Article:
Australia: Garnaut Climate Change Review – Final Report

Last Updated: 10 October 2008
Article by Elisa de Wit and Rachael Webb

Professor Ross Garnaut delivered the Garnaut Climate Change Review Final Report (Final Report) to the Government on 30 September 2008. We have previously reported on Garnaut's Draft Report (to view our legal update Examining the diabolical policy problem, click here) and his Supplementary 'Targets and Trajectories' Report (to view our legal update on Garnaut's Supplementary Report on Modelling, click here). We also summarised the main design elements of the Emissions Trading Scheme proposed by Garnaut in his March 2008 Discussion Paper (to view our legal update Garnaut releases Discussion Paper on Emission Trading Scheme, click here).

It would appear that the Final Report has made few significant changes to these earlier reports. Consequently, this legal update focuses on the new material included within the Final Report, such as adaptation and the implications for the transportation and land use sectors. Before covering these areas, we provide an overview of the Final Report's major policy recommendations.

Main policy recommendations

There are four main areas of policy recommendations put forward within the Final Report. These are:

  1. the need for an effective global agreement, and Australia's contribution to this outcome;
  2. the efficient implementation of mitigation policies, in particular, an Emissions Trading Scheme;
  3. research, development and commercialisation of lower carbon technologies;
  4. equitable distribution of the cost burden of achieving mitigation.

In noting that strong mitigation is in Australia's best interests, Garnaut suggests that Australia should support the objective of reaching international agreement to hold concentrations at 450 ppm CO2 -e, and in this context, should agree to reduce its own emissions by 25% on 2000 levels by 2020 and 90% by 2050. Notwithstanding this overall objective, Garnaut notes that the chance of achieving an international agreement with a concentration of 550 ppm CO2 -e is much stronger. In this event, Australia would need to commit to reduce its emissions by 10% on 2000 levels by 2020 and 80% by 2050. In the event that no global agreement is reached in Copenhagen, Garnaut suggests that Australia should only commit to reduce its emissions by 5% on 2000 levels by 2020.

In relation to achieving the necessary emissions reductions, the Final Report reconfirms Garnaut's earlier position that an Emissions Trading Scheme (ETS), if designed and implemented well, is the best approach for Australia. The key points of the ETS design proposed by Garnaut include:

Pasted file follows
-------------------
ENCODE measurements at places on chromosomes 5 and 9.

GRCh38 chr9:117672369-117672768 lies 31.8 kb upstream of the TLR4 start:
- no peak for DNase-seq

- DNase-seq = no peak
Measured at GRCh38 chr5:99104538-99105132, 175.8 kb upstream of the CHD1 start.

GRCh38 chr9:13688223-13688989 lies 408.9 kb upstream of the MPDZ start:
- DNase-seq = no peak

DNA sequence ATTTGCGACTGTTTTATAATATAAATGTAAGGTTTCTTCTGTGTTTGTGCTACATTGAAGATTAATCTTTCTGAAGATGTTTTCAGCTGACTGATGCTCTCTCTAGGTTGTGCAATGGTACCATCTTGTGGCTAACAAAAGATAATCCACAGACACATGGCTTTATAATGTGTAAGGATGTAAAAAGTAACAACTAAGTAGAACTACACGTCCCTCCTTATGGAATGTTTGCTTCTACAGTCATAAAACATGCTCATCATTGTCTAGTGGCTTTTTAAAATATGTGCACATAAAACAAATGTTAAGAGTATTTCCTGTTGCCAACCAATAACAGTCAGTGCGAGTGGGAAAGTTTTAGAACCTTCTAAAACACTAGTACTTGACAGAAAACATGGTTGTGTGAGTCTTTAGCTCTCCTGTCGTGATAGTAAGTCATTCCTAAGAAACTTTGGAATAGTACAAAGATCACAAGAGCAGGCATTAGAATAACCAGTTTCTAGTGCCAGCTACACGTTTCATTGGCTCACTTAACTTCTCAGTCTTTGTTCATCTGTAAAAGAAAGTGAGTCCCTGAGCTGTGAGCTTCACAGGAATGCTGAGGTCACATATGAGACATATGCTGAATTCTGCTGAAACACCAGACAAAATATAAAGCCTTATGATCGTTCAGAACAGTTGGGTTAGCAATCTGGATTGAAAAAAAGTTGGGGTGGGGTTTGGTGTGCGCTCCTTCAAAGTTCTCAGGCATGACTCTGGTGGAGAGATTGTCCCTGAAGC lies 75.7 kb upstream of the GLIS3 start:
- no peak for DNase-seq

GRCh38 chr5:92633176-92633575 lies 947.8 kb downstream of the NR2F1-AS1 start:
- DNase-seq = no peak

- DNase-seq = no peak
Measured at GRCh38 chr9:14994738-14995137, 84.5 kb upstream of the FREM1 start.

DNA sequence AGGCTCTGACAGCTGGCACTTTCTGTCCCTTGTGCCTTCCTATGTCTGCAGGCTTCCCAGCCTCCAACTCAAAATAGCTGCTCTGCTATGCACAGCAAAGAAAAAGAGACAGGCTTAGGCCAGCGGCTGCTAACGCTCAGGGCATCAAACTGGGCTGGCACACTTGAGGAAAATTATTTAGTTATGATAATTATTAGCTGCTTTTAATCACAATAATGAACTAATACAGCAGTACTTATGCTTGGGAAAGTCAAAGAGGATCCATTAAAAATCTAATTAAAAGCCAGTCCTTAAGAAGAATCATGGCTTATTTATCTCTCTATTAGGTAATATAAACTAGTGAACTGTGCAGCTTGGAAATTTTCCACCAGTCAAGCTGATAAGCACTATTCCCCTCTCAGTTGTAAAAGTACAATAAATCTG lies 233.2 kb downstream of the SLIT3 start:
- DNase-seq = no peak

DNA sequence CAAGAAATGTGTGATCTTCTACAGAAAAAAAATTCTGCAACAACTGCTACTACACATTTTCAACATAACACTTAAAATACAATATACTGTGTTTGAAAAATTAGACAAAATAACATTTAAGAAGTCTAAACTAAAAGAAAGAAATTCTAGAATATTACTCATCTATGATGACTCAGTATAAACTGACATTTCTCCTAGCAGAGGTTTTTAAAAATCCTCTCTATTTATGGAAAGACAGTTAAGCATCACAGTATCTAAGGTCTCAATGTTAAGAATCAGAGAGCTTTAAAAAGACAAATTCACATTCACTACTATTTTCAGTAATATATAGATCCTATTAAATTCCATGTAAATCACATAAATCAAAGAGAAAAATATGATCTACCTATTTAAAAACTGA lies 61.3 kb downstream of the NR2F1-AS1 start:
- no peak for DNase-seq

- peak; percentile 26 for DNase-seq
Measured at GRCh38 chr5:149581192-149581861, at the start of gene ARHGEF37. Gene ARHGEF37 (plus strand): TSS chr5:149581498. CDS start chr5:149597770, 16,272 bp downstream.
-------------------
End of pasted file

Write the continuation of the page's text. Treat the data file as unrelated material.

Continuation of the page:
• the establishment of an independent carbon bank to administer the scheme
  • fixed price permits for the transitional period of 2010 to 2012 (i.e when the Kyoto Protocol ends)
  • assistance to the trade-exposed emissions-intensive industries
  • no free allocation of permits
  • no ceilings or floors on the price of permits (beyond the transitional period)
  • allowing banking or borrowing of permits from 2013
  • scheme coverage that is as broad as possible.

In response to the third policy area, Garnaut considers that a stronger Australian climate science research effort is required, and recommends the establishment of a climate change policy research institute. At a global level, Garnaut suggests that there is a need for a global agreement on minimum financial commitments to investment in low-emissions technologies, with Australia's financial contribution to such an agreement comprising around $2.8 billion.

On the area of income distribution, Garnaut confirms his earlier approach which is to provide 50% of the permit revenue from the ETS to households, 30% to the business sector (mainly the trade-exposed emissions-intensive industries) and 20% to research and development.


Garnaut considers both mitigation and adaptation responses within an overarching framework as the necessary policy responses have much in common.

Five areas where the impacts of climate change are expected to be large are examined in detail in the Final Report, showing the diversity of considerations and issues inherent in adaption policy:

  • Irrigated agriculture in the Murray-Darling Basin
  • Urban water supply infrastructure
  • Buildings in coastal settlements
  • Ecosystems and biodiversity
  • Emergency management.

Garnaut suggests that the first requirement of good adaptation policies is information and the second is flexible markets. Garnaut makes it clear that it is not a realistic expectation for Australians to maintain established lifestyles - market-based policies provide the best avenue to facilitate households, communities and businesses to respond to the impacts of climate change. Three markets; insurance, water and food are given particular attention (see below).